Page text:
Home Breaking News Cranfords named 2017 Montgomery County Farm Family of the Year

Cranfords named 2017 Montgomery County Farm Family of the Year

DEWAYNE HOLLOWAY | Montgomery County News The Cranford family of Sims has been selected as the 2017 Farm Bureau Montgomery County Farm Family of the Year. Jason Cranford lives on and manages the family farm located just west of Sims. Pictured from left to right: Steve Cranford, Lillian Cranford, Jason Cranford, Annabelle Ellis, Weston Ellis, Brook Ellis and Jessica Ellis. See pages 7-9 in the July 13 issue of the Montgomery County News for more from our 2017 Farm Family of the Year.



SIMS – The Cranford Farm located just outside of Sims is the eponymous example of a family farm with Jason Cranford working diligently to create a successful farm for his parents.

Steve and Lillian bought the farm in 1999 after he sold his highway construction company. He had grown up on a farm in Poyen, but had sold it around 30 years ago in order to expand the scope of his construction business.

The Cranfords lived in North Little Rock, but Steve’s heart was in the great outdoors. He stated that he loved to hunt and fish, a trait he shares with his son Jason.

After the sale of their construction business, they began looking for a farm to call their own once again. Lillian shared that Steve found their current property online. It only took one trip to know this was the place.

“When we drove up to the property I knew this was it.” Lillian stated.

The farm was purchased in 1999 and the work began to bring their dreams to life. Steve began transforming what had been an emu farming operation into the cattle business they currently enjoy.

They started with the 360 acres where the house sits and have grown their farm to include approximately 800 acres. Lillian joked that it was supposed to be a hobby farm, but it has grown into a successful business.

John was in high school when his parents bought the farm. He went to college for a while and then went to work for the construction company his father had owned and still managed. He found his way to the farm full time and decided to go to school in order to learn more about the cattle industry.

He participated in the  Ranch Management Program at Texas Christian University. John stated that this program allowed him to learn about the business side of the cattle industry. While attending TCU he was able to visit large operations within the industry in Texas, Oklahoma and Kansas, meeting a variety of people within the industry.

One of the most important aspects of the business he was exposed to is the fact that although it is a huge industry, there are only a few companies involved in the end product.

Once he returned to the farm he was able to take this information and use it to produce bigger and better cows for market.

Jason primarily raises Black Angus and Herford cattle. He raises Black Angus because of market demand, but admitted that he raises the Herford cows because he likes the black and white faced cows.

He keeps around 200 breeding cows on the farm at any one time and tries to take 120-130 calves to market each year.

Jason utilizes a 90 day breeding season in an effort to provide uniformity to the calves he will take to market. He preconditions his calves for 45 days when they are put on a diet of haylage and feed. They will get their shots then as well.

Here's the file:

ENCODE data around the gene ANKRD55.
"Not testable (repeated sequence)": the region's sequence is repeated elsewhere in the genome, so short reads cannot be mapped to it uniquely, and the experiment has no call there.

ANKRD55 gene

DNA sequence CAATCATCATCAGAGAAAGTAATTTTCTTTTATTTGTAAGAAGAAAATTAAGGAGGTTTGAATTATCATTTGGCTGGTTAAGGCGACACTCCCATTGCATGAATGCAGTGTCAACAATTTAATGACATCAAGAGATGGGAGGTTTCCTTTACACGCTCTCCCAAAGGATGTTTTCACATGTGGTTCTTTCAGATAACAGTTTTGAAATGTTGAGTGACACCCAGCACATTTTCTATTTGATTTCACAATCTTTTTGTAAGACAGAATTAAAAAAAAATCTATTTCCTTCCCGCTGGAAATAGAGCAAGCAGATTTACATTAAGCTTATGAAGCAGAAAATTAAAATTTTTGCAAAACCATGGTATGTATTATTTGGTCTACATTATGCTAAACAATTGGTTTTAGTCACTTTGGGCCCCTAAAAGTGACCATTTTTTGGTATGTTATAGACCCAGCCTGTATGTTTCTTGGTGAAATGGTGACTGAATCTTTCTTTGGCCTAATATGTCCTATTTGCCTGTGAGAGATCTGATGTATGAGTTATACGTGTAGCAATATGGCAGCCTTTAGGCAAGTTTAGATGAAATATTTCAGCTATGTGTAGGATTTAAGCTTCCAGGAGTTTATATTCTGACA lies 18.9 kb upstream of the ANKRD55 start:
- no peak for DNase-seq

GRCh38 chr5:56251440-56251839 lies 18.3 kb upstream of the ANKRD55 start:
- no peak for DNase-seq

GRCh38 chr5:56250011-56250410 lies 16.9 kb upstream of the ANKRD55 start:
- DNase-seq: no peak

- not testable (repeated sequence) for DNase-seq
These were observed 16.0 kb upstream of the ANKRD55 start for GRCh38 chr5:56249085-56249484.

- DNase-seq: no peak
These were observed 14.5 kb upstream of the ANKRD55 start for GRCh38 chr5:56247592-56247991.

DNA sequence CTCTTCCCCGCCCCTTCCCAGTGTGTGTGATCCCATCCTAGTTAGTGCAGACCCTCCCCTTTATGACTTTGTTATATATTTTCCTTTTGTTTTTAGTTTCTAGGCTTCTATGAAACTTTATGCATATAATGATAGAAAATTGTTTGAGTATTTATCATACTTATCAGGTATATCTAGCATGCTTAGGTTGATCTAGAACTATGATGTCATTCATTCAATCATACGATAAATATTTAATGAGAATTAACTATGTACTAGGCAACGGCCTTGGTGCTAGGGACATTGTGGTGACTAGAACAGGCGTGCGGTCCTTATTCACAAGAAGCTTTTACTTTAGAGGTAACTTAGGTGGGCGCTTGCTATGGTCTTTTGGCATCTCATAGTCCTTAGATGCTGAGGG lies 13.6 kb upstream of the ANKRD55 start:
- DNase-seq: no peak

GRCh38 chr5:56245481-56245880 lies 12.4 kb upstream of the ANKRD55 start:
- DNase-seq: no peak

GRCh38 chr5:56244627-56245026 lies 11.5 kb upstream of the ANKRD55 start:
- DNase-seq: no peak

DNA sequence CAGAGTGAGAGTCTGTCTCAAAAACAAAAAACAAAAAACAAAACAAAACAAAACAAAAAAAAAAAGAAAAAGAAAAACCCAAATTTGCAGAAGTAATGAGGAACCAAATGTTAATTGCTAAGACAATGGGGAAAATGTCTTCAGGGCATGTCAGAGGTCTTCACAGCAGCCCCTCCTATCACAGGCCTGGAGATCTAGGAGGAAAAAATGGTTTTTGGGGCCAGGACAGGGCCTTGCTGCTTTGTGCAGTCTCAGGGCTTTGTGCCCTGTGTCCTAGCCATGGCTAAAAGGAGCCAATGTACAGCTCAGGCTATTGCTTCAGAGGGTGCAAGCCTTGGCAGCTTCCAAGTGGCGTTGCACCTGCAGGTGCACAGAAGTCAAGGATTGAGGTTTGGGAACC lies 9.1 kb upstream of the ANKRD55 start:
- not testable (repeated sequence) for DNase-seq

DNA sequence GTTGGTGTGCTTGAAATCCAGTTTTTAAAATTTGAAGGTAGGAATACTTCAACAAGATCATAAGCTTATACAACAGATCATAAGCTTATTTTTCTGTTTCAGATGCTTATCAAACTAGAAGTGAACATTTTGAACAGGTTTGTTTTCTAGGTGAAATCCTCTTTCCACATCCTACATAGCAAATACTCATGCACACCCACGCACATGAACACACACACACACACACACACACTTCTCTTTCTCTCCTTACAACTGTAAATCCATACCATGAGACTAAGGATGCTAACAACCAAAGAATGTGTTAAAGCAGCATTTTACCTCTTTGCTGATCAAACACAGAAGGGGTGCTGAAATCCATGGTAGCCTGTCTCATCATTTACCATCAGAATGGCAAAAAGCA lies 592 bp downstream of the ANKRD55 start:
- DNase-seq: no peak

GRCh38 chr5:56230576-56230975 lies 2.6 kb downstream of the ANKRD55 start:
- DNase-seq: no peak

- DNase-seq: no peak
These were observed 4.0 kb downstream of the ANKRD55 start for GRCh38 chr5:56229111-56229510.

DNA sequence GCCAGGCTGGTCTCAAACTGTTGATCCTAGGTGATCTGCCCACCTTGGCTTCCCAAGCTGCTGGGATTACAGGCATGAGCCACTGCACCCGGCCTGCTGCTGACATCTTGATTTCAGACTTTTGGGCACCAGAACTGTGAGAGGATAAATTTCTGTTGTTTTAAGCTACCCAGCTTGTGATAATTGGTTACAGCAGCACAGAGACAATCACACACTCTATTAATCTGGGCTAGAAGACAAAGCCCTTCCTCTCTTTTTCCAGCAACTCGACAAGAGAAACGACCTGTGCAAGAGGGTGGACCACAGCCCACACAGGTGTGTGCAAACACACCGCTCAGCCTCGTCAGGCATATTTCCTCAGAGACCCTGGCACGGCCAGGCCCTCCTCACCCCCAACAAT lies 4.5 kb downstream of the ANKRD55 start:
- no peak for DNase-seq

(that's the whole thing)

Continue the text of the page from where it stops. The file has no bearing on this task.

Steve stated that Jason pulls his calves for preconditioning in the fall when most people are taking them to market. This is an area where his education has given him an edge.

Knowing market trends allows him to avoid lower prices due to a glut of product. When he does take his cows to the feed yard they are larger than other calves and will be taken to market when there are fewer calves for sale, which helps bring a better price as well.

Although Jason enjoys working on the farm, he admits that at the end of the day you get paid for your cattle by the pound. He believes his program allows him to optimize their return on their work.

Steve shared that watching Jason run the farm is fulfilling to he and Lillian. It has been a part of their dream to see him run the farm. Jason has taken their “hobby farm” and turned it into a successful cattle farm.

Jason stated that he enjoys farming because he can pretty much do what he wants to do, when he wants to do it. Working a farm isn’t easy though. Jason points out that although you may have some leeway in your schedule, someone has to be on the farm every day.

Calving season is especially important for the farm and requires a lot of hours that often stretch into the wee hours of the morning. Regardless of the difficulties that come with the business, Jason enjoys being his own boss.

Steve still manages Cranford Construction, which he used to own, and plans to retire in four years or so. His wife Lillian is retired after working at the Veteran’s Hospital.

They enjoy coming to the farm and helping Jason. Steve stated that he isn’t able to come to the farm as often as he would like, but does make his way to Montgomery County on weekends and at least one day each week.

Jason’s sister Jessica and her husband Brook also help work the cattle on the farm, truly making this a family business.

Jason hopes that he is able to work the family farm for many years to come. He stated that as long as the market allows him to, he plans on being there a long time.

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